Paperback, 300 pages
Publication: May 6, 2013
Series: The Oxford Trilogy #2
Coming soon to Barnes & Noble
From the author—
Still recovering from her last tango with the afterlife, Louisiana-born Madison LeBon struggles not only with her life as an Oxford postgrad but also with her budding love for Rupert Vance, aristocrat extraordinaire. One thing is certain, though: she won’t run away from her powers anymore. From now on she’ll face the music …
When a sixteenth-century ghost makes an appearance during a classical concert Madison attends and threatens her boyfriend’s family, she sets out to explore the dark mysteries of the Tudors, even if that means confronting their most royal and homicidal character.
Her plans take an unexpected turn when her voodoo heritage catches up with her. With horror, she understands what her fate was always meant to be.
The question now is: Can Rupert be part of it?
Quite a few years back, my daughter spent a post-graduate year at Oxford University and then I went over there on vacation so, when I first heard of Marion Croslydon’s trilogy set there, I was especially interested. Madison LeBon is a student at Christ Church College while my daughter was at University College but the entire Oxford ambience is something special. There was also the slight connection of both Madison and my daughter being Americans studying there so, yes, I was interested. I wasn’t disappointed in the setting except that I would have liked more of it, more evidence of the beauty and history and charm that is Oxford.
Oxford Shadows is a mixture of contemporary and historical but liberties have been taken with some historical facts. What I noticed in particular was the scene in which Madison and Ollie are at Hampton Court and Madison reacts to the physical spot where the hatchet severed Anne Boleyn’s neck. There is no question that Anne was beheaded by a sword at the Tower of London and I really don’t know why these facts were mis-stated. The portrait they see at Hampton is important to the story but the true circumstances of Anne’s execution don’t really matter so why change them?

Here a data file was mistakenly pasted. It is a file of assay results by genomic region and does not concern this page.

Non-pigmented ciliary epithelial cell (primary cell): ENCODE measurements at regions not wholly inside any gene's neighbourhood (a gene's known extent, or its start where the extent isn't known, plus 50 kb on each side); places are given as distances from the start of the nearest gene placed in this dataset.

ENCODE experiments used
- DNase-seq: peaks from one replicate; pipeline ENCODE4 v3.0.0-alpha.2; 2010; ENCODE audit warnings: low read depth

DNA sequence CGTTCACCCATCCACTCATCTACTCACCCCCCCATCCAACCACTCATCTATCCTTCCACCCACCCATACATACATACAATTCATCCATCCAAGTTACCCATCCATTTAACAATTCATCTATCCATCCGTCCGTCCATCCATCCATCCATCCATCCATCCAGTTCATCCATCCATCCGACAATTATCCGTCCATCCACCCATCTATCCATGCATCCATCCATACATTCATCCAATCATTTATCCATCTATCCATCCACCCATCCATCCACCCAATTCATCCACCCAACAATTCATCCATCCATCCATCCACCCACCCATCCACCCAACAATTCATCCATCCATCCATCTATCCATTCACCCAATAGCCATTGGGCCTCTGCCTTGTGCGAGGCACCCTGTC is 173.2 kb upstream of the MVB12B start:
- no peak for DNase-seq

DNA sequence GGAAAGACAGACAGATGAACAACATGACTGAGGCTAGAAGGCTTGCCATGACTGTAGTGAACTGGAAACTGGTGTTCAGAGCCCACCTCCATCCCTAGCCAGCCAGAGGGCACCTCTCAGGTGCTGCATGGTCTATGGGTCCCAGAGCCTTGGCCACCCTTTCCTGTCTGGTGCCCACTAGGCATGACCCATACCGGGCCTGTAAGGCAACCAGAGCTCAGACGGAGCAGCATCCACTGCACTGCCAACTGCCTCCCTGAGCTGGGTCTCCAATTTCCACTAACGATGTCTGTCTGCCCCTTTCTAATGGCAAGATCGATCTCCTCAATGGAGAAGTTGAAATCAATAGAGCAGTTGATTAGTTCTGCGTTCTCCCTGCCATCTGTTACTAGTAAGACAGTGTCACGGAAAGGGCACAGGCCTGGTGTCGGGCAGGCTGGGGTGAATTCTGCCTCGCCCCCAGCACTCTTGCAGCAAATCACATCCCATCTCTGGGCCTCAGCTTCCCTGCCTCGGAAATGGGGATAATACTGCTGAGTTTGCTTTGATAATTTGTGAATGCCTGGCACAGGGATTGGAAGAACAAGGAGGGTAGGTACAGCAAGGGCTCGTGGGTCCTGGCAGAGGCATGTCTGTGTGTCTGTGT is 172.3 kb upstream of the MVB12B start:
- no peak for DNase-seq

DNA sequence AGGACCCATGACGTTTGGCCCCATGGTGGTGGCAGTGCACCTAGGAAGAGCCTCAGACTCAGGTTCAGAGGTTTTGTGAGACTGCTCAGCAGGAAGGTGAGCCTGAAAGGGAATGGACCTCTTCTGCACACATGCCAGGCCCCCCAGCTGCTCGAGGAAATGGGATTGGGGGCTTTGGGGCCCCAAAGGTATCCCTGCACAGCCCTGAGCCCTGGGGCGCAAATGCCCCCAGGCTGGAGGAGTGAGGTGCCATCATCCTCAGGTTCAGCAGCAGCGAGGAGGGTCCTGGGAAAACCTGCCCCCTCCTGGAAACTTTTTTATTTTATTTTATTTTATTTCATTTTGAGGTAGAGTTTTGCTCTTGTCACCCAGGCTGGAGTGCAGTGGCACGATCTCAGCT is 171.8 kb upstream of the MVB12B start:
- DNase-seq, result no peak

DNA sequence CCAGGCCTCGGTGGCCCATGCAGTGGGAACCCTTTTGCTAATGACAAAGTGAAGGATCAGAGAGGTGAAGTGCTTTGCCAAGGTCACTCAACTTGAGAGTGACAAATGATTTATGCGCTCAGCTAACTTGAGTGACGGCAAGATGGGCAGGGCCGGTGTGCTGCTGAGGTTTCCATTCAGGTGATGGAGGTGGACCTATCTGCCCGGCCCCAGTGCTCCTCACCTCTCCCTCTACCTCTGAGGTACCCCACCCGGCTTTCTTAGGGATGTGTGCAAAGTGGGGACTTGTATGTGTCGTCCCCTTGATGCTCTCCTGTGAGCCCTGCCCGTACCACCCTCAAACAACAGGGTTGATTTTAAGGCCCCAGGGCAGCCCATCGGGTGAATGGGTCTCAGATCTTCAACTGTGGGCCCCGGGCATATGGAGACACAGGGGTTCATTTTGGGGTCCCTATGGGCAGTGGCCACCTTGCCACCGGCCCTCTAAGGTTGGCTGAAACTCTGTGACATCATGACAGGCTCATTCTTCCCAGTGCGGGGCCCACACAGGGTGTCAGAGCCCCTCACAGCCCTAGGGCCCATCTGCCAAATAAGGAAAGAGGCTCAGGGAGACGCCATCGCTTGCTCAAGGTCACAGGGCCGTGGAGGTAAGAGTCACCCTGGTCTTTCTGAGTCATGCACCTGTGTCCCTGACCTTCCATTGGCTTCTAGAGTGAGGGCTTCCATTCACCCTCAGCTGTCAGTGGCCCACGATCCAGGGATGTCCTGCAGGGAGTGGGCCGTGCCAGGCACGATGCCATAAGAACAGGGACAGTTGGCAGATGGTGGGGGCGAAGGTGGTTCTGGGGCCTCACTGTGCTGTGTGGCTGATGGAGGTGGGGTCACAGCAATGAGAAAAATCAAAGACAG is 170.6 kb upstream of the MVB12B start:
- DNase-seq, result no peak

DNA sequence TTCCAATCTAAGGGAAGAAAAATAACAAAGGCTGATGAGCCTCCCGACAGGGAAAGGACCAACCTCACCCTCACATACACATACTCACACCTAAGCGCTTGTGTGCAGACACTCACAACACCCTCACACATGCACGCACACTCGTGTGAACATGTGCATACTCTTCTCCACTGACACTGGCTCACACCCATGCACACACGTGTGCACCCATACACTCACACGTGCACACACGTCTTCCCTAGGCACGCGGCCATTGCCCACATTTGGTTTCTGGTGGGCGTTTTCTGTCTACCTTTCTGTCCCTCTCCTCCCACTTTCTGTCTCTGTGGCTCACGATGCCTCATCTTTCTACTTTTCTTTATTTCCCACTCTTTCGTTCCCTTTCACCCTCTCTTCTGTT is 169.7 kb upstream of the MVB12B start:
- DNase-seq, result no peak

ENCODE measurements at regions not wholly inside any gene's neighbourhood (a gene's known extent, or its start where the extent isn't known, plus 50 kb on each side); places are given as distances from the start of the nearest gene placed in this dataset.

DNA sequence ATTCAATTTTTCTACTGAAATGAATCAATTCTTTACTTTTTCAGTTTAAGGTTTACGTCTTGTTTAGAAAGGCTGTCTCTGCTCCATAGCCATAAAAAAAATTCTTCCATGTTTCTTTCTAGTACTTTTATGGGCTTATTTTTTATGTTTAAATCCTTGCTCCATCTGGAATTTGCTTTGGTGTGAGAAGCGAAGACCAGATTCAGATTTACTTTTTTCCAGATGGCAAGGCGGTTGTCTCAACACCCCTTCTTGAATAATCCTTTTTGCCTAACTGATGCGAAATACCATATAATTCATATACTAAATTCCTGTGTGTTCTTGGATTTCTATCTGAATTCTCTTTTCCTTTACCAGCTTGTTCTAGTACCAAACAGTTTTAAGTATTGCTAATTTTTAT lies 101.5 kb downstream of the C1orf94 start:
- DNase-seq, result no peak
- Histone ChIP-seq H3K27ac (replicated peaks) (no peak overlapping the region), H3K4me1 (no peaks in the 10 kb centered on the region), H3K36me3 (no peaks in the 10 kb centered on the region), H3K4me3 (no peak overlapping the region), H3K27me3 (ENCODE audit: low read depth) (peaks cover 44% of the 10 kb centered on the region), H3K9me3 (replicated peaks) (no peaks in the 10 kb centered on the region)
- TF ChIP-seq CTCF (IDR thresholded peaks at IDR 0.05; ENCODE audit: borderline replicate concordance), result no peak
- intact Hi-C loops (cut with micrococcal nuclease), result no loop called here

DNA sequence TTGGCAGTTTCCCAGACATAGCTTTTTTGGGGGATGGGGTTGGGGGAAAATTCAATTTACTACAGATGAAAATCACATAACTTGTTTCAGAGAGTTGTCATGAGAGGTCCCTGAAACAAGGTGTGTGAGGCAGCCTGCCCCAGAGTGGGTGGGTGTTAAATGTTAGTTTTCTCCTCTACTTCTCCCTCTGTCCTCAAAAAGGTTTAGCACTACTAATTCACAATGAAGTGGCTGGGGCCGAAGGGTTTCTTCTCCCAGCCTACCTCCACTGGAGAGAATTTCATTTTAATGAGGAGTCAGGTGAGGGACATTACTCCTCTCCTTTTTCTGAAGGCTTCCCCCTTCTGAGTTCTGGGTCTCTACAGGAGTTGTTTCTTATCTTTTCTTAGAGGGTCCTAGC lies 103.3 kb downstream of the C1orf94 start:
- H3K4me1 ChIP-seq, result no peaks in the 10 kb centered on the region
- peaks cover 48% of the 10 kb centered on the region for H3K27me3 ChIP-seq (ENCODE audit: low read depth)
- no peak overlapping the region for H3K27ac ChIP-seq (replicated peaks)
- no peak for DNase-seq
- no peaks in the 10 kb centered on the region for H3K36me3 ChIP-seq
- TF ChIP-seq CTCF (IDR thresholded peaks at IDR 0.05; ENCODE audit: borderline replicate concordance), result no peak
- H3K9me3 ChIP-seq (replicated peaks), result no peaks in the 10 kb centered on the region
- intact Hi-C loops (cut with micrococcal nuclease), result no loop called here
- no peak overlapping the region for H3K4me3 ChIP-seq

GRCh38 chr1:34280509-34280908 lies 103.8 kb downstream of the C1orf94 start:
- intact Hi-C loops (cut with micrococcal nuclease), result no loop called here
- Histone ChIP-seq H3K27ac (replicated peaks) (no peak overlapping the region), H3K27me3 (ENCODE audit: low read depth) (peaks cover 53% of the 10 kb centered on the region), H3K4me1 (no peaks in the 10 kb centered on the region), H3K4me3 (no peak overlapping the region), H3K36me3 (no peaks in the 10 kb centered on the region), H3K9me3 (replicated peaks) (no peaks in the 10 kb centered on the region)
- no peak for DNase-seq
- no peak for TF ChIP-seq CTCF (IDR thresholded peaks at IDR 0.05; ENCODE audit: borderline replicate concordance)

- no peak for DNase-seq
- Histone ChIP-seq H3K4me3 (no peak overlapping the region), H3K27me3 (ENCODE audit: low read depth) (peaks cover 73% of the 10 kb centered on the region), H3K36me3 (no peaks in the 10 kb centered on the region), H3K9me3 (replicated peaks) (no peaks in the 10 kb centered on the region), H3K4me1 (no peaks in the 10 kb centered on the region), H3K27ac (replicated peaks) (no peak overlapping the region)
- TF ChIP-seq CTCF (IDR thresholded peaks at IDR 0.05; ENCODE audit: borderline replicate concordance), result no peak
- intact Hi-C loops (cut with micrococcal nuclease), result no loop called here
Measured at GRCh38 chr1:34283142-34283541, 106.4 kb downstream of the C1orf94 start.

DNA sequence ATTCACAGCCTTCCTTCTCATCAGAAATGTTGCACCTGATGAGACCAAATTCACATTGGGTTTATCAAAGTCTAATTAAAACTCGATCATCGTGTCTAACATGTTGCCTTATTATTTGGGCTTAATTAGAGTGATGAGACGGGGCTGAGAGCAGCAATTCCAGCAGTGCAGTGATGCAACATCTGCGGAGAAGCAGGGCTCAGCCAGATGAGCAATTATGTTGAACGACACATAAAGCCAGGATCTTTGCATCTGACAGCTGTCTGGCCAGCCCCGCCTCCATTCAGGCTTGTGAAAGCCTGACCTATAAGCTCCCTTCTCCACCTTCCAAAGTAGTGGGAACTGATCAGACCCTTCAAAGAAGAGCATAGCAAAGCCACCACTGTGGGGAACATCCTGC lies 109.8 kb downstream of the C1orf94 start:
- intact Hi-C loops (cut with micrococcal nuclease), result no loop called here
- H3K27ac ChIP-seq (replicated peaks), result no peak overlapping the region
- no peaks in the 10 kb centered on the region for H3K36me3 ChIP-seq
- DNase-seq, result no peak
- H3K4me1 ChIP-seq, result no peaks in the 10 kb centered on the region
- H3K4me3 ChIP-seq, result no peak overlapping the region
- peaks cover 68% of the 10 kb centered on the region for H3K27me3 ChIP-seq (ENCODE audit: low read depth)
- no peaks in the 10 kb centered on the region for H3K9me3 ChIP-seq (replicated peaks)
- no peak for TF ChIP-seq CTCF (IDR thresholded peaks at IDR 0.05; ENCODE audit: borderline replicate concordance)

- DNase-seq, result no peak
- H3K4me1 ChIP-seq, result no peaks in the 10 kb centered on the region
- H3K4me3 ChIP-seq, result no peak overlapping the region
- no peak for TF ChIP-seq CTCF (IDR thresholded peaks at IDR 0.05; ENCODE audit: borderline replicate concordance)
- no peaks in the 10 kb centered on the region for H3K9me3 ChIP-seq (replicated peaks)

Ms. Croslydon does a nice job with fleshing out her characters—maybe a bit too much when you consider the fact that I think I’m supposed to like Rupert but, truth be known, I really don’t. I found him to be overbearing and a bully but that might help explain why Madison is so besotted with him since she clearly has “issues” to work through and Rupert is exactly the kind of man that many women prefer (just not me). Taking it a step further, though, this actually is why I admire the author’s character development since I’d much rather react to the players contrarily than not at all. I may not like Rupert but I appreciate him.
As for plot development, the juxtaposition of ghosts and voodoo with a little history and a rip-roaring curse works beautifully. I love a good ghost story and the voodoo element is a very nice touch, something you don’t often run into in paranormal fiction. Oxford Shadows gave me a pleasant escape into another world and should appeal to readers who enjoy romance and fantasy with a dash of mystery.
Reviewed by Lelia Taylor, May 2013.
About the Author
In addition to being an author, I work as an entrepreneur, wife and mother-of-one but spend a good deal of time with books, DVDs and listening to my mp3 player; all for the sake of inspiration, of course.
My debut series, The Oxford Trilogy, has been a blast to write because I can indulge in my favorite types of music: Country and English rock.
My main goal as a writer is to make readers dream bigger and cause their hearts to beat a little faster.
Since my writing is all about sharing dreams and stories, I love connecting with fellow readers and authors.